Quick Black Beans, Tomatoes, and Rice

“It’s difficult to think anything but pleasant thoughts while eating a homegrown tomato.” ~~ Lewis Gizzard

Black beans, tomatoes, and rice

Black beans, tomatoes, and rice

Looking for a quick supper? Try this recipe. It’s quick, versatile, and delicious. As long as you have cooked rice or pasta on-hand, this dish is ready to eat in about 45 minutes.

About the ingredients

I usually use canned organic black beans in this recipe but you can use any kind of left-over cooked or canned beans. Canned organic tomatoes or your home-grown canned or frozen tomatoes will work. I usually use canned tomatoes with chilies.

I typically have left-over cooked rice in my refrigerator. I always cook more rice than I need for a recipe to have some on-hand when I want a quick meal. I also often have cooked pasta in the freezer because I cook a pound of pasta whenever I cook it to save water and time. It turns out that pasta freezes quite well in repurposed yogurt containers—use it within a month or two so it doesn’t dry out.

Other ingredients are onions, garlic, sea salt and black pepper, and seasonings of your choice: chilies, red pepper seed, basil, oregano. Add any combination you like.


Black beans, sometimes called turtle beans, are their own food group in Brazil, which is the world’s highest producer. Black beans support our digestive tract and have a high indigestible fraction (IF) that keeps the digestive tract functioning properly. Their protein/fiber combination supports blood sugar balance and regulation. They also have an impressive array of antioxidant and anti-inflammatory phytonutrients.

Black beans are a good source of molybdenum, folate (B9), copper, manganese, vitamin B1, phosphorus, and protein.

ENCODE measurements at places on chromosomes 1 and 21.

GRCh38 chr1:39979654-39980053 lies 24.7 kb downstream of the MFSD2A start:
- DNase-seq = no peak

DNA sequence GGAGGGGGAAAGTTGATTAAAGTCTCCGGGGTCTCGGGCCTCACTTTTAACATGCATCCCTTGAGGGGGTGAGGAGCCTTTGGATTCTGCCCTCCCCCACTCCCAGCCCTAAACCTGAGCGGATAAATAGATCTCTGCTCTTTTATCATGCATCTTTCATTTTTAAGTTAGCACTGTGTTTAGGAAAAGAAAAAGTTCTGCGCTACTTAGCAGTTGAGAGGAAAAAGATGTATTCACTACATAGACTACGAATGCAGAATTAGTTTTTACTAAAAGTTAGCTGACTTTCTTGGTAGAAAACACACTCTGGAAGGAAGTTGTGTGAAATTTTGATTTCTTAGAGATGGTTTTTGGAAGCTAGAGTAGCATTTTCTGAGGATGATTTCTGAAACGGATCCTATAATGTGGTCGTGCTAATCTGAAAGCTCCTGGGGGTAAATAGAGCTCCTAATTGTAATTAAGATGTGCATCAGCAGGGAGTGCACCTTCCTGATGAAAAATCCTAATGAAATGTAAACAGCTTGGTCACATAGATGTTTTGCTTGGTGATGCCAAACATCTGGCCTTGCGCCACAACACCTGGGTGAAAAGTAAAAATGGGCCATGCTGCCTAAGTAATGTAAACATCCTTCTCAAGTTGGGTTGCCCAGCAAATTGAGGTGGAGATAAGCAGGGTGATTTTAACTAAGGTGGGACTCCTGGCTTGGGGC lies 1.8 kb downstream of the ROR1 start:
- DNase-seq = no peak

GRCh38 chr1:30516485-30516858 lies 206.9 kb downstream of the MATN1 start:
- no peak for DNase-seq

Tomato from my garden

Tomato from my garden

Tomatoes are an outstanding source of antioxidants including lycopene, which helps discourage free-radicals harmful by-products of metabolism. Recent research has shown lycopene’s positive effect on bone health.

Tomatoes are a great source of Vitamin C, biotin, molybdenum, vitamin K and other important vitamins and minerals.

Whether you use rice or pasta, be sure you use the whole grain. I usually use long-grain brown rice because I always have some in my refrigerator, but I’ll use whatever grain I have left-over from another meal. The pasta for this dish should be small like macaroni rather than long pasta like spaghetti, so that the ingredients mix together easily.



I have made this dish from frozen cooked pasta or pre-cooked rice many times. It always tastes great. Served with a pre-mixed seasonal salad, good olives, and avocado which we have with every meal, and you’ve got a delicious nutritious meal on the table in 45 minutes.

The Recipe
You will need a heavy non-reactive 3-quart pot with a lid (steel-clad aluminum)
Prep time: about 10 minutes
Total time: 30 to 45 minutes
Servings: 2 – 4
1 tablespoon unrefined coconut or olive oil
1 small organic onion, diced
1 clove garlic, finely minced
1 15-ounce can black (or other) beans, preferably organic
1 15-ounce can organic roasted diced tomatoes or home frozen or canned
1 ½ cups cooked whole grain rice or other grain or pasta
Herbs and spices of your choice
Grated Parmesan cheese, optional
Unrefined sea salt and freshly ground black pepper to taste

  1. Melt the oil in the pot. Add and sauté the onions until soft. Stir in the garlic for about 30 seconds until it emits its wonderful aroma.
  2. Drain the liquid from the black beans. Reserve the liquid in case you want to add some of it later to keep the dish moist. Stir in the tomatoes with their juice and the rice.
  3. Add whatever seasoning you like. Stir well.
  4. Bring to a boil, lower heat to simmer, cover with lid. Taste for seasoning adding whatever you think it needs.
  5. This dish is ready when everything is hot and well blended.
  6. If you are using cheese, sprinkle it on individual servings at the table.



Author:Sharon Reese

Lacto-ovo vegetarian for over four decades.

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I will be pleased to hear from you. I’ll try to answer questions you might have about cooking or nutrition.

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